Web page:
THE ECONOMICS OF NON-COMMUNICABLE DISEASES IN RURAL BANGLADESH
Mirelman, Andrew J.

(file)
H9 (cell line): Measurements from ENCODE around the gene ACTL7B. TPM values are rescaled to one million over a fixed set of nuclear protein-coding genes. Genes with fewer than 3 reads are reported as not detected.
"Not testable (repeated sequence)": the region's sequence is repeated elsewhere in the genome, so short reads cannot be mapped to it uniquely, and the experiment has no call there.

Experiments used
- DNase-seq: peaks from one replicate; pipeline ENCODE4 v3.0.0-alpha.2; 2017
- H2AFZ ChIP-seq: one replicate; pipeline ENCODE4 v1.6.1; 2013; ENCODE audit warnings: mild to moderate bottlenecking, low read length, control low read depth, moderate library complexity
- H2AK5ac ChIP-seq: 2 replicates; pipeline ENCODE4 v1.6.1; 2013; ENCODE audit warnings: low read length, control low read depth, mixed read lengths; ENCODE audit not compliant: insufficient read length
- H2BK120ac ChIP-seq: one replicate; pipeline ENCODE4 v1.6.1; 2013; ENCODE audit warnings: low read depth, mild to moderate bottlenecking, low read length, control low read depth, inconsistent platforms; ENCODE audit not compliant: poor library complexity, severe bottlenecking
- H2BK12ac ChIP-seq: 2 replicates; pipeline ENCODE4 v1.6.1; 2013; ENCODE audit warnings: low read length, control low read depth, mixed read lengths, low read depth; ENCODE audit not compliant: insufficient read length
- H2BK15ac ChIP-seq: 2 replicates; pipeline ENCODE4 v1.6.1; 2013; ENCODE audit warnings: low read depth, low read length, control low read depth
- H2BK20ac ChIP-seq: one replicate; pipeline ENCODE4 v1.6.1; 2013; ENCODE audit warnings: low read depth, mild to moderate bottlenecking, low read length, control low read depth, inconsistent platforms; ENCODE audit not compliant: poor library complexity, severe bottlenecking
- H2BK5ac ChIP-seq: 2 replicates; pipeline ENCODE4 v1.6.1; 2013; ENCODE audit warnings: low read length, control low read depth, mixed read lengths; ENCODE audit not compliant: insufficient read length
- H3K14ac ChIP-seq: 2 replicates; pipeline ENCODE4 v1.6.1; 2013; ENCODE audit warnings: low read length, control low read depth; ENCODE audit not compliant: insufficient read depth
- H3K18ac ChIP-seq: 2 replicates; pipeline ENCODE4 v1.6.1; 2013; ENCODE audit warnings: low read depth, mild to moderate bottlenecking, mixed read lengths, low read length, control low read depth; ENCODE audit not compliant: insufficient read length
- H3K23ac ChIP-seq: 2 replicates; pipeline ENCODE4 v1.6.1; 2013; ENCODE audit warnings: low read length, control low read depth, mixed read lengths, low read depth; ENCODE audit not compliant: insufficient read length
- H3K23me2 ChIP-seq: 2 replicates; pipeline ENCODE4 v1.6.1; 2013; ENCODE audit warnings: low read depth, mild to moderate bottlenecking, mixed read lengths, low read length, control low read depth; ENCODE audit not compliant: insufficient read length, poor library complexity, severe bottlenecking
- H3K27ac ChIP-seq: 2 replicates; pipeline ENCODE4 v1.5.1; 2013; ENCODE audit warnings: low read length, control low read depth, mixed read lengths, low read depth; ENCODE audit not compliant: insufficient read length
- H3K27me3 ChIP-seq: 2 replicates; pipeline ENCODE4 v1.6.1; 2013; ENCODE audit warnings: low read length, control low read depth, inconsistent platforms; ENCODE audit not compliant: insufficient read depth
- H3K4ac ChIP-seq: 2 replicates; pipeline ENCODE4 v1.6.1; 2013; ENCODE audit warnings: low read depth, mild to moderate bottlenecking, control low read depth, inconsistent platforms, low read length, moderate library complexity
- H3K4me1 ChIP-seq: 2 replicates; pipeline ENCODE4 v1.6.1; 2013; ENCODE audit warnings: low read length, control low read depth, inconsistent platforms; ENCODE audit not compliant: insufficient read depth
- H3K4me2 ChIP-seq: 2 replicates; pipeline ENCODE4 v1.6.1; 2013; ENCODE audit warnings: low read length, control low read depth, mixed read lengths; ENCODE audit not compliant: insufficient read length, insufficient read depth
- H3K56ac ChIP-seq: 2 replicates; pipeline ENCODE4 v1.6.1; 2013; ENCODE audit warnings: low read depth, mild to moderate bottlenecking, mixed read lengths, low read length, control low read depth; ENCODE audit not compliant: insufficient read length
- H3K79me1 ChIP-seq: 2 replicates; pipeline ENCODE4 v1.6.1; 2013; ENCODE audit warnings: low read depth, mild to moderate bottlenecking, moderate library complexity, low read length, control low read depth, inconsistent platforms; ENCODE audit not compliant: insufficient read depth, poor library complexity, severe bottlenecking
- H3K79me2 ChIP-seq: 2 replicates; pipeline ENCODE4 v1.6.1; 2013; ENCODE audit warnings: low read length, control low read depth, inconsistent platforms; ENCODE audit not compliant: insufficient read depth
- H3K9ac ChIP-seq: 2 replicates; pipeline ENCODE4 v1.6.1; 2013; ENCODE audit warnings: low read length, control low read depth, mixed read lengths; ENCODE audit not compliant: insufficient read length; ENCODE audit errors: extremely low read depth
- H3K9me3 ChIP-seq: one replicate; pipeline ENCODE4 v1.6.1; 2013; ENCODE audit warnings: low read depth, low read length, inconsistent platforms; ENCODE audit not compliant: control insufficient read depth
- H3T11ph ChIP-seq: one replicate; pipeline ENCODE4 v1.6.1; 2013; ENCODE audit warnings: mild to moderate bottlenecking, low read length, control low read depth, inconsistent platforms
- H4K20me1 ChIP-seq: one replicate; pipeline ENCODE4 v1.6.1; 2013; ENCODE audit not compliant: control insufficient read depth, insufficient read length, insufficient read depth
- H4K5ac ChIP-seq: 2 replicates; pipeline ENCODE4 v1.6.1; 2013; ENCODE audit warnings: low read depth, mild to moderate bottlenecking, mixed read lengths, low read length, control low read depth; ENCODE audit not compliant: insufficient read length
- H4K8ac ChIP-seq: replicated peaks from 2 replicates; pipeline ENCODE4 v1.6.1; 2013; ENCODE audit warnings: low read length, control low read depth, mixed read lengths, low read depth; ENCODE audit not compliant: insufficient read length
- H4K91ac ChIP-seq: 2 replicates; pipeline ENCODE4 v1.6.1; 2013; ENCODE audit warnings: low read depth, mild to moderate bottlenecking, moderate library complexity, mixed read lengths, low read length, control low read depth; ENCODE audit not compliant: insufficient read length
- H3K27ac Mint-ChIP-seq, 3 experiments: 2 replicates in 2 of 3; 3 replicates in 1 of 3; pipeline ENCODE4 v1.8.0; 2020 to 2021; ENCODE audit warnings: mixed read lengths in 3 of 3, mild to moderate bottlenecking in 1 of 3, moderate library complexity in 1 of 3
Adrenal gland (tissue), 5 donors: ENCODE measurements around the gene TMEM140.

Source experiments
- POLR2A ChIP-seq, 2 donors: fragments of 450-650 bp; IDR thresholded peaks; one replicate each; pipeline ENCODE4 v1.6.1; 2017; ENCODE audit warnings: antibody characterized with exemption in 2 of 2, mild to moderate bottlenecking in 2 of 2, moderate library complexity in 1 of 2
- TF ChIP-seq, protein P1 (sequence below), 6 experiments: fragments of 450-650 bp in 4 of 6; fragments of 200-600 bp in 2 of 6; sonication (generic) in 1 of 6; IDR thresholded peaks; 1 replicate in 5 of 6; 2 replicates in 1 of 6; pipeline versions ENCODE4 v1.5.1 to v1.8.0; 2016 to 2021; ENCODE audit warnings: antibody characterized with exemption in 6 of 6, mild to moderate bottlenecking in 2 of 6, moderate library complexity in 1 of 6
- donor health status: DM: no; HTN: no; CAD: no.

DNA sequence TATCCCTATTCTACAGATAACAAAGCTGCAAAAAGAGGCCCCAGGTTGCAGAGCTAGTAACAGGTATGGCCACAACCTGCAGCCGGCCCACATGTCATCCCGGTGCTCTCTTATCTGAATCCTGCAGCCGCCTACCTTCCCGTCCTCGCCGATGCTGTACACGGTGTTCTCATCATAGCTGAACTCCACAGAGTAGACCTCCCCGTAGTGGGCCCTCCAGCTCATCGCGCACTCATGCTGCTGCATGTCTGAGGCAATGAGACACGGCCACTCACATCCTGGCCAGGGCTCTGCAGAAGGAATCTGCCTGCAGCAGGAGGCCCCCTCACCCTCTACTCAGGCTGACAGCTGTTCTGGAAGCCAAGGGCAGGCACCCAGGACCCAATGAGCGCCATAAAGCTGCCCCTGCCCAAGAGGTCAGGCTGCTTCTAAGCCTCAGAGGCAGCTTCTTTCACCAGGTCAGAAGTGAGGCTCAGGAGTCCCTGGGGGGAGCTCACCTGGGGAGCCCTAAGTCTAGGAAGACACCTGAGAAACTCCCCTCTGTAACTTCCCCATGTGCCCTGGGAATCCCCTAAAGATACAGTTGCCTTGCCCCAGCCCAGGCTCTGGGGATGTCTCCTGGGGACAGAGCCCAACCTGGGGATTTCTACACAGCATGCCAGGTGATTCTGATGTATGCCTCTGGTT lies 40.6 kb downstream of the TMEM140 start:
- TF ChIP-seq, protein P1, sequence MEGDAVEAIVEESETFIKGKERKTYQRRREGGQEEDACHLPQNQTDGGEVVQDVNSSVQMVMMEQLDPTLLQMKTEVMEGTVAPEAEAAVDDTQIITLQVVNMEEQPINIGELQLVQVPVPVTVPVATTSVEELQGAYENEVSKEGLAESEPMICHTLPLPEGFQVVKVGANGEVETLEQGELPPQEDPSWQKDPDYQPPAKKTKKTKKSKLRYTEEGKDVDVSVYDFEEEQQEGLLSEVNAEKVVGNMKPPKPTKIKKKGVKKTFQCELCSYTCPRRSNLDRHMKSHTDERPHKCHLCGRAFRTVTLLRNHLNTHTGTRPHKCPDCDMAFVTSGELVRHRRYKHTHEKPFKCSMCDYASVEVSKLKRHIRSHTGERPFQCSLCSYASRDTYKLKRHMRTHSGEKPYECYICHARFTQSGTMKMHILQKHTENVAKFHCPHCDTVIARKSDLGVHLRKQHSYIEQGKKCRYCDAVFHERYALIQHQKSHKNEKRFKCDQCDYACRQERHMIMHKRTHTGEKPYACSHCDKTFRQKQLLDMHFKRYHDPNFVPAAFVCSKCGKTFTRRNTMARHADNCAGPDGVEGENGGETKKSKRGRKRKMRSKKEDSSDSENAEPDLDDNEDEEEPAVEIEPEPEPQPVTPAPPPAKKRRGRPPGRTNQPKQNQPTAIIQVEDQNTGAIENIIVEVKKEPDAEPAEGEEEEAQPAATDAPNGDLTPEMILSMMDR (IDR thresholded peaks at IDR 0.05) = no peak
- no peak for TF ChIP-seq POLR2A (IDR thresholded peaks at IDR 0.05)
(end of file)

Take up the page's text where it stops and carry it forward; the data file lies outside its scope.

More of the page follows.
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Background: In Matlab, Bangladesh, a rural sub-district with ongoing demographic surveillance, an epidemiological transition is well under way with an emerging burden of disease attributed to non-communicable diseases (NCD). In this setting there is a need to understand NCDs in terms of socioeconomic determinants and economic impacts to individuals and households, which helps inform the decision to develop NCD-related public policies. This work addresses these issues by characterizing the education gradient in mortality over a period of 24 years and by evaluating the household-level economic impacts after an adult NCD death and subsequent coping strategies. Methods: Paper #1 uses data from the routine Matlab surveillance system for the populations in 1982, 1996 and 2005, looking prospectively at both NCDs and infectious disease mortality over a five year follow-up period. Cox proportional hazard models are used for multivariate analysis to assess the education gradient in mortality for each broad cause of death category and to what extent components of wealth, occupation and marital status contribute to this gradient. In papers #2 and #3, all of the adult NCD deaths in 2010 in Matlab were identified and directly matched to a comparison group of households with no deaths. A regression standardization approach is used in Paper #2 to obtain a marginal estimate of the relative risk of a household being poor after an NCD death in terms of an asset-based wealth index, self-rated economic condition and land ownership. Paper #3 examines the coping strategies that households use after an NCD death. Logistic regression is then used to look at household and individual-level characteristics related to coping and an econometric difference-in-difference (DiD) approach is used to examine changes in household composition. Results: Paper #1 finds a larger education gradient for females for both NCD and infectious disease mortality when the data is pooled for all three time periods. For both males and females, a larger gradient is also found for infectious diseases. Marital status of an individual explains more of the education gradient in mortality than occupational status or household wealth. Paper #2 shows that there is a 14-19% increased risk of a household being poor two years after an adult NCD death, depending on which measure of economic status is used. Individual characteristics of a male death, prime age death or death of a married household member leads to a higher risk of a household being poor. In Paper #3, the results for coping enriches this picture further. The most common coping strategy among households after the death was the reduction of spending on basic household items. A prime age death is positively associated with the most number of coping strategies, four, and there is evidence that poorer households have more limited coping options. The DiD results for household composition show that households moderately replace human capital in terms of recruiting new adults to the household and that households are more likely to recruit adult females after a prime age death. Conclusion: The rising NCD burden in low income countries means that more understanding of the economic impacts of these diseases is needed. Using census data in the demographic surveillance system in rural Matlab, Bangladesh, this dissertation explores the individuals and household economic impacts associated with NCD deaths. An NCD death has the potential to impose severe economic consequences for households, impacting household wealth and propagating a poverty trap where poor household are not able to make gains in terms of economic mobility. Health shocks from NCDs lead to coping strategies that may have long term negative consequences for households. This appears to be especially true when the death is to a prime, working-age household member. Policy Recommendation: This work emphasizes the need for more intense prevention efforts for NCDs in rural Bangladesh. In Matlab, where this study is based, there have been intensive efforts to reduce maternal and childhood mortality that has been documented as a global success story. This work shows that there are important distributional and efficiency concerns related to NCD health that should motivate more public intervention. In terms of equity, there are higher rates of mortality among the least educated and health gains can be made with continuing progress in rural education and access to social psychological resources. As well, there may be longer term costs to household members, in terms of a poverty trap, when there is an NCD death. Better access to financial protection resources and preventive care is needed. This is especially true for households that are at risk of having a premature adult death. The review of the economic impacts from NCDs that are provided from this work provide an argument for developing more NCD-related policies in rural Bangladesh.